While we will admit to being fans of visiting botanical gardens anywhere in the world, Fiji’s Garden of the Sleeping Giant is one that is truly special. Yes, really. Even non-flower lovers and non-botanical garden enthusiasts – and there was one among us – should put this on their Fiji list. Here, you can easily spend a number of hours wandering past landscaped lawns, around lily ponds with trickling fountains and croaking frogs, and along canopy-covered boardwalks and paths winding through the rainforest, all the while gawking at over 2,000 varieties of Asian orchids and Cattelya hybrids. It is as visually stunning as it sounds. Plus, it changes with the seasons. Granted, some may note it’s not meticulous in maintenance, but hey we’re in Fiji not Switzerland here. It’s glorious in its lush abundance.
Wandering the lush tropical paths through Fiji’s Garden of the Sleeping Giant.
Set in the verdant green foothills of the Nausori Highlands and at the feet of Mt. Batilamu (the Sleeping Giant in Koroyanitu National Heritage Park) 20 minutes drive north of Nadi, the garden was once owned by Raymond Burr – a Canadian-born actor who made his mark playing Perry Mason, Ironside, and other film and television roles.
Burr loved orchids. And he loved Fiji, which he referred to as his second home.
Garden of the Sleeping Giant brief history
In 1965, Burr purchased Naitauba, a private island in the Lau group off the northeast coast of Fiji’s main isle of Viti Levu. He also bought and meticulously landscaped a South Seas-style plantation house just 20 minutes by road north from the Nadi airport. But it was not until 1977 that he acquired and opened a 20-hectare (50-acre) nursery to hybridize orchids after looking for the best possible climate for them to flourish. That is what is now known as the Garden of the Sleeping Giant. With his partner, Robert Benevides, Burr hybridized an estimated 1,500 orchid varieties before leaving Fiji in 1983. He even named one of the orchids for Barbara Hale, the actress who played his secretary, Della Street, in the Perry Mason series.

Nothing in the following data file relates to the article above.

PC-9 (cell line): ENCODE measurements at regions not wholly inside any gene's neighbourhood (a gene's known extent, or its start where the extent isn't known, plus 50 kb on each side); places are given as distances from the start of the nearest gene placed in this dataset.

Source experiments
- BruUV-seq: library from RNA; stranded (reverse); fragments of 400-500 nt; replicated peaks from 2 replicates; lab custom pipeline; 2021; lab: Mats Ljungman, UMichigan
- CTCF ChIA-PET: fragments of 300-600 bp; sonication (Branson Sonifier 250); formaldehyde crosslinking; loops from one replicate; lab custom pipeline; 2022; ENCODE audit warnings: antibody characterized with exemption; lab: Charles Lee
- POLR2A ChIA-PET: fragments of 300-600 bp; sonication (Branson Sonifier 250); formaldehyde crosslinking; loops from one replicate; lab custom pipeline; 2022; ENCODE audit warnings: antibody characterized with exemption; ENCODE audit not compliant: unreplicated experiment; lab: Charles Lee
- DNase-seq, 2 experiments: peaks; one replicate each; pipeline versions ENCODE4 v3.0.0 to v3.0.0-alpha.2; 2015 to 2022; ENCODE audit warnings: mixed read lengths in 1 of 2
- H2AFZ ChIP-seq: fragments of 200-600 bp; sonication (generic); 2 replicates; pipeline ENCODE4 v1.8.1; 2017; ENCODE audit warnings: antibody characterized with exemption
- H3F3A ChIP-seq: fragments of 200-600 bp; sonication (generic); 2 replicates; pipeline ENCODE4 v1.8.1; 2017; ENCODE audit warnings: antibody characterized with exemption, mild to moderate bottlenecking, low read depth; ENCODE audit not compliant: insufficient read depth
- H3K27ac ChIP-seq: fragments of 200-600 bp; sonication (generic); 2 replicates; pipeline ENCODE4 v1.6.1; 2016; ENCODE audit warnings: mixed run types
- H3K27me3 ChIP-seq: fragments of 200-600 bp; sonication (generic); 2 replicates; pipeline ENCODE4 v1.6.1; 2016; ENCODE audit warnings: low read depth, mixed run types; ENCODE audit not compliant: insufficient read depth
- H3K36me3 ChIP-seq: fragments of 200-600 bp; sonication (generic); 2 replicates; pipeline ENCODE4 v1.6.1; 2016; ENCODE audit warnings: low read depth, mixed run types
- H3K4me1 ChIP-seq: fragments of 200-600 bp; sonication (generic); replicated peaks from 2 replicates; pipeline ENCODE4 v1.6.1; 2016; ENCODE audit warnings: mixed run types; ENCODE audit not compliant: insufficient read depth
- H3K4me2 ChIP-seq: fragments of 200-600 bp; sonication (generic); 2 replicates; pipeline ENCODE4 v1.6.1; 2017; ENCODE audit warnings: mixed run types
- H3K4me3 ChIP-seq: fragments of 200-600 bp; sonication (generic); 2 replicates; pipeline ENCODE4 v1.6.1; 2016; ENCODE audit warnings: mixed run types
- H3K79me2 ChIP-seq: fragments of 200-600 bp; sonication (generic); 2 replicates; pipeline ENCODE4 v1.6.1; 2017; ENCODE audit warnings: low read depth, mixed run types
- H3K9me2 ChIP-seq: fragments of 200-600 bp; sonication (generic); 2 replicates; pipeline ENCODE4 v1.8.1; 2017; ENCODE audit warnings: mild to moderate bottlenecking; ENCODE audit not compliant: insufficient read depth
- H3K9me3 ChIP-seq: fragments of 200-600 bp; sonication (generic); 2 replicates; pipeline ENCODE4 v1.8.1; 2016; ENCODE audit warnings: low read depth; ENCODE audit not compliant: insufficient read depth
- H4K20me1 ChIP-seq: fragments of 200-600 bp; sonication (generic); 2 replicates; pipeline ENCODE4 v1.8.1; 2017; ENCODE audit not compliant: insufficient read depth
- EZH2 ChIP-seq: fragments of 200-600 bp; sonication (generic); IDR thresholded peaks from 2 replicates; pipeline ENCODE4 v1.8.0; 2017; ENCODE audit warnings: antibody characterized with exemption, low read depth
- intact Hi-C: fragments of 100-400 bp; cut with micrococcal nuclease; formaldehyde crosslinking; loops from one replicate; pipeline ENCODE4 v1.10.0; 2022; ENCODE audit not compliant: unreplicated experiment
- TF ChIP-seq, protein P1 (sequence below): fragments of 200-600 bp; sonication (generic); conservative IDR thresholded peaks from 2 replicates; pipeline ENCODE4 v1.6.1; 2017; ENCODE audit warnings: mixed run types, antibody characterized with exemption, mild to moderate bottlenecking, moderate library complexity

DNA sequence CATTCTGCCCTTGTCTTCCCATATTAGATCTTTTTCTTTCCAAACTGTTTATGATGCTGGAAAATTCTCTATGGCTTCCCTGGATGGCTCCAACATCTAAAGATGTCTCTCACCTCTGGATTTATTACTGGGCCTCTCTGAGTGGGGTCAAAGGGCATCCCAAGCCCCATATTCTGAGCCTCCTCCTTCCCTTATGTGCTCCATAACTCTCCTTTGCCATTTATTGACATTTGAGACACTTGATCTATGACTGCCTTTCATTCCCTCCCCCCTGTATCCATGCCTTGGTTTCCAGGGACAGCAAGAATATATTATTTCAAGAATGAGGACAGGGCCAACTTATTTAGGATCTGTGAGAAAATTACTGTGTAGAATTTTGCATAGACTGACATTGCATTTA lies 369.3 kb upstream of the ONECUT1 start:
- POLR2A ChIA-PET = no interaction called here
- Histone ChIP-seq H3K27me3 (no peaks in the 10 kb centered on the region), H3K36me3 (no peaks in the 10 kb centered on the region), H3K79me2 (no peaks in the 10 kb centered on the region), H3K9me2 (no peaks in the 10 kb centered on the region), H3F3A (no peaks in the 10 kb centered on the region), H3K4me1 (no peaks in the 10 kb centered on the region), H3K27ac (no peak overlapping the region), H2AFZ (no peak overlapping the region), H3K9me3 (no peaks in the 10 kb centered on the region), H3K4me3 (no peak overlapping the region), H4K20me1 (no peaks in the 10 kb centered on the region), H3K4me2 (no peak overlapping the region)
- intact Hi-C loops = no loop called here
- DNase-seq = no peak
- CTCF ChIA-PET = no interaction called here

HITT Tip: While you can easily enjoy the gardens on your own be sure to avail yourself, at no additional cost, of a short, guided tour. The very friendly Fijian guides will regale you with a brief description of the property and a little history of how this mountain valley was transformed into the fantasy garden it is today, and then walk you through the grounds and put names (Spider, Dancing Lady, Octopus, Bee, Lady’s Nail Polish, etc.) and even stories to the hundreds upon hundreds of colorful and weirdly shaped floral faces you’ll discover. You’ll never imagine some of these are orchids. Have your camera ready!
Wandering along canopy-covered boardwalks and paths winding through rainforest, all the while gawking at over 2,000 varieties of Asian orchids and Cattelya hybrids is an amazing experience.
The gardens, with dozens if not hundreds of varieties (depending on who you listen to), are open Monday through Saturday, from 9 a.m. to 5 p.m. and on Sunday from 9 a.m. to noon. Entry fee is FJD $16 (USD $8.50) per adult, $8 (USD $4.25) for children 6-15 years, and $40 (USD $21) for an entire family (including minor children). gardenofsleepinggiant.com
HITT Tip: Be sure to plan enough time to be able to comfortably enjoy a relaxing sit on the building’s covered patio at the main entrance with a complimentary glass of cooling tropical fresh-squeezed juice.
Flowering lilies add wonderful splashes of color in the ponds of the Garden of the Sleeping Giant in Fiji.
Heads up! This information on the Garden of the Sleeping Giant in Fiji was accurate when we published it on HI Travel Tales, but, as we know, traveling is all about changes (and inflation, sadly). It is your sole responsibility to confirm prices, transportation schedules, hours of operation, safety and health considerations, and any other important details before your adventure.
Winner of a Silver Medal from the North American Travel Journalists Association for travel writing excellence in both 2018 and 2019, Michael has authored more than 16 books and penned many hundreds of feature articles over the years. His travels have taken him to all seven continents. He is a member of the North American Travel Journalists Association (NATJA), the International Food Wine and Travel Writers Association (IFWTWA), the Adventure Travel Trade Association (ATTA), and the Society of American Travel Writers (SATW).